Here's How to Volunteer in Austin for Earth Day
Roll up your sleeves for park clean-ups, animal shelters, trail grooming projects, and more.
Of all the many things that should make you grateful to be an Austinite, the incredible green spaces and waterways throughout the city should definitely make your top three. While they may not have the high alcohol content of speciality margaritas, or the taste-based deliciousness of a migas taco, they give you much more of a buzz—as well as a feeling of fullness that goes beyond just the limit of how many tortillas your stomach can handle in one sitting. And, with Earth Day fast approaching on April 22, it's high time to give back to our beloved Texas ecosystem. That’s where our handy list of places to volunteer this month comes in—from taking care of injured armadillos to cleaning up the lake via SCUBA, we’ve got a variety of activities that will help you get your hands dirty in all the right ways—aka by literally throwing them into the dirt.
Show some love to Austin’s parks and trail systems
With so many gorgeous green spaces in Austin, it is easy to take the plethora of parks for granted. Give a little back to Zilker or North Oaks by volunteering with the Austin Parks Foundation. This organization, which celebrates its 30th anniversary this June, works to ensure that you, your crew, and lil’ Fido have clean parks, trails, and other natural spaces to enjoy even while the city grows at a bonkers rate. They also raise money for park-based projects and programming, such as the mini-train which runs around Zilker spreading undeniably heart-warming joy.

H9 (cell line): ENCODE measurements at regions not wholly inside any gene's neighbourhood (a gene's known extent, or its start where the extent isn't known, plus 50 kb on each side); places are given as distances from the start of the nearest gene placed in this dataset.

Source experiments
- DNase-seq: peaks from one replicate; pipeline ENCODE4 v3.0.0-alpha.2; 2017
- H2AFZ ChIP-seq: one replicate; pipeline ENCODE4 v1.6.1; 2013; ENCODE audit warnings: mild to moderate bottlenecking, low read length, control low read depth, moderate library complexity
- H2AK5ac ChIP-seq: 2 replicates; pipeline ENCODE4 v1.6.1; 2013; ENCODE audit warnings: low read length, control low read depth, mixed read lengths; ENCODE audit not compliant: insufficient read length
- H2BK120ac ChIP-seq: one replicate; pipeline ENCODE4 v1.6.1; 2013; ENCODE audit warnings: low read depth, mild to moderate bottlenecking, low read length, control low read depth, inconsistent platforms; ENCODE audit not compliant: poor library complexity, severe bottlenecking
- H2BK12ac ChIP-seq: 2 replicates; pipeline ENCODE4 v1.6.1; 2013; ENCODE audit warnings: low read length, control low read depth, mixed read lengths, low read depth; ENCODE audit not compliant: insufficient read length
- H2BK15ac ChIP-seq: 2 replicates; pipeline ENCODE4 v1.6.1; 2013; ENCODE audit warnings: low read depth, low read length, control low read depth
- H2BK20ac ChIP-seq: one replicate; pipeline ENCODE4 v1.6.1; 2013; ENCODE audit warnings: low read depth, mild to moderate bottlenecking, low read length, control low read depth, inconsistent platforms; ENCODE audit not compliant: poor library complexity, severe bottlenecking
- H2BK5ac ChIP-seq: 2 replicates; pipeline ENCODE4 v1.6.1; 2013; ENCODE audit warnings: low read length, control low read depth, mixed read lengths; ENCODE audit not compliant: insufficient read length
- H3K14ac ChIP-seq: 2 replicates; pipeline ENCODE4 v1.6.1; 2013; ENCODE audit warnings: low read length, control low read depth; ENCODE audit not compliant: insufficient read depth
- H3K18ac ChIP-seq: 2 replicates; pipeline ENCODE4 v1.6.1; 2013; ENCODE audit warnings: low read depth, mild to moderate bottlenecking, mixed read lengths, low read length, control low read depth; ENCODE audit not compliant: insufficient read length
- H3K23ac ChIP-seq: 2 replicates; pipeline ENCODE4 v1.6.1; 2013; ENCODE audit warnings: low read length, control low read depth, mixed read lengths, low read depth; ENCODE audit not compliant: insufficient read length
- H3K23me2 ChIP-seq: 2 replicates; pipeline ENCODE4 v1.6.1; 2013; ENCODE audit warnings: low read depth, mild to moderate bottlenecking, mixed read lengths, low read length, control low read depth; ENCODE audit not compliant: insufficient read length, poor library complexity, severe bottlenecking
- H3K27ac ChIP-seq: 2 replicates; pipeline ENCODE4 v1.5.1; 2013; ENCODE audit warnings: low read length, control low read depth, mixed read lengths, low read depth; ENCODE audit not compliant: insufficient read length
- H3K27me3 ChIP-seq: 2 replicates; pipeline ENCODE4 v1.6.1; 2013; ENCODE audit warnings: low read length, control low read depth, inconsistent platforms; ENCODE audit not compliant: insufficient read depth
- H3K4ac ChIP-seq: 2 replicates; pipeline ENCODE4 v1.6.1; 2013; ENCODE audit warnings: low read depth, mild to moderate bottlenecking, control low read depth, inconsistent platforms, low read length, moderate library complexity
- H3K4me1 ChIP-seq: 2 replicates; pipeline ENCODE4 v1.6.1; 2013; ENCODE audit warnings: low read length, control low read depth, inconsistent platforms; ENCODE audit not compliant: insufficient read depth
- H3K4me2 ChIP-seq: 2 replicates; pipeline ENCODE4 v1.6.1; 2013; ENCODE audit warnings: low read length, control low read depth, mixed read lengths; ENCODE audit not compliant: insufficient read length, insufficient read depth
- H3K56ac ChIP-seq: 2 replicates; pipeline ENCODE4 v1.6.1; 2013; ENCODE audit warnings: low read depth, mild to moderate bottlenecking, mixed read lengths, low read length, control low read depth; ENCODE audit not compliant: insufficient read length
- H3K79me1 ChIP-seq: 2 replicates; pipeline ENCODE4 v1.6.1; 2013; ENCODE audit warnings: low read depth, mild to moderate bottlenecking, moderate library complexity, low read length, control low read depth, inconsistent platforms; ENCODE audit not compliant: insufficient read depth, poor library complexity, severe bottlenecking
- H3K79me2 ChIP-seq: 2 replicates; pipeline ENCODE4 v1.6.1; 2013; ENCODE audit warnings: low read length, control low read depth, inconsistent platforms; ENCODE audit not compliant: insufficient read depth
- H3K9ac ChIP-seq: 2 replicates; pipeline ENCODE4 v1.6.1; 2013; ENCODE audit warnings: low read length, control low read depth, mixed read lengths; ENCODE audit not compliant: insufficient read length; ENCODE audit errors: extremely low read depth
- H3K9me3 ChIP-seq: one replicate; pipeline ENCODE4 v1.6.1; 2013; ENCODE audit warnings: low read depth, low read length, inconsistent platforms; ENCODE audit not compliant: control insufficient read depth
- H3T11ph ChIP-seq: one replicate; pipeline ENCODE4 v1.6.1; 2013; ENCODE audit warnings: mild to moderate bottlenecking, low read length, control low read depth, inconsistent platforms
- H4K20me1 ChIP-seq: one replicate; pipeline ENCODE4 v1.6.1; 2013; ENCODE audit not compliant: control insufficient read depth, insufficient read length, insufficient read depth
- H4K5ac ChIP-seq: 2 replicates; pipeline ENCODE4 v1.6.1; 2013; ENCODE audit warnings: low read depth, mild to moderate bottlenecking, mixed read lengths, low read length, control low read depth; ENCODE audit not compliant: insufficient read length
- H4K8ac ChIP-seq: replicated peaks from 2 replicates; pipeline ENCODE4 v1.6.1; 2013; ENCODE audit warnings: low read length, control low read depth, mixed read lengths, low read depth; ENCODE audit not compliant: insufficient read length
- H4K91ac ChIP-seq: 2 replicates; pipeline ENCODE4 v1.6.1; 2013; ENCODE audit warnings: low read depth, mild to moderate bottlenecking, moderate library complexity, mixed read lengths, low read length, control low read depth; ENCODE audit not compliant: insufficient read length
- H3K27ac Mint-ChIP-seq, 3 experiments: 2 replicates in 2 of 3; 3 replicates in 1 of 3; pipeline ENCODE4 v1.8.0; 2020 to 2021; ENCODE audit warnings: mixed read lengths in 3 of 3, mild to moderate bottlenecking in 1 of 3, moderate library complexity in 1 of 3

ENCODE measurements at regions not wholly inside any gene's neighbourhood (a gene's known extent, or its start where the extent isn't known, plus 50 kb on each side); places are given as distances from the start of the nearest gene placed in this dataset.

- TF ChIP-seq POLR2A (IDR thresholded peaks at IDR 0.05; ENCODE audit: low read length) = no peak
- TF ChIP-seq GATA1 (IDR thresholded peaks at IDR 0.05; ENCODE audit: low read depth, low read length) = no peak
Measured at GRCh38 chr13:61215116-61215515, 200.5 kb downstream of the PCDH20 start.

On deck for Saturday, May 7 is their Mabel Davis Creek and Pond Clean, where you can help clean this South Austin gem—and then treat yourself to a pint afterwards at nearby Meanwhile Brewing for all your hard work. The Austin Parks Foundation also hosts a ton of other annual events throughout the year, including their popular It’s My Park Day every March and November where you can submit a park of your choosing or just sign up to tackle one closest to your home.
For those who like to lace up their hiking boots or hit the bike pedals on the regular, The Trail Foundation might be your perfect eco-volunteering situation. Their mission is to preserve the absolutely breathtaking Ann and Roy Butler Hike-and-Bike Trail at Lady Bird Lake—and, if you have visited recently, you know they’re doing a pretty great job. As the trail celebrates its 50th anniversary this year, this upcoming Earth Day is an extra special time to show your appreciation for this lake-adjacent wonderland.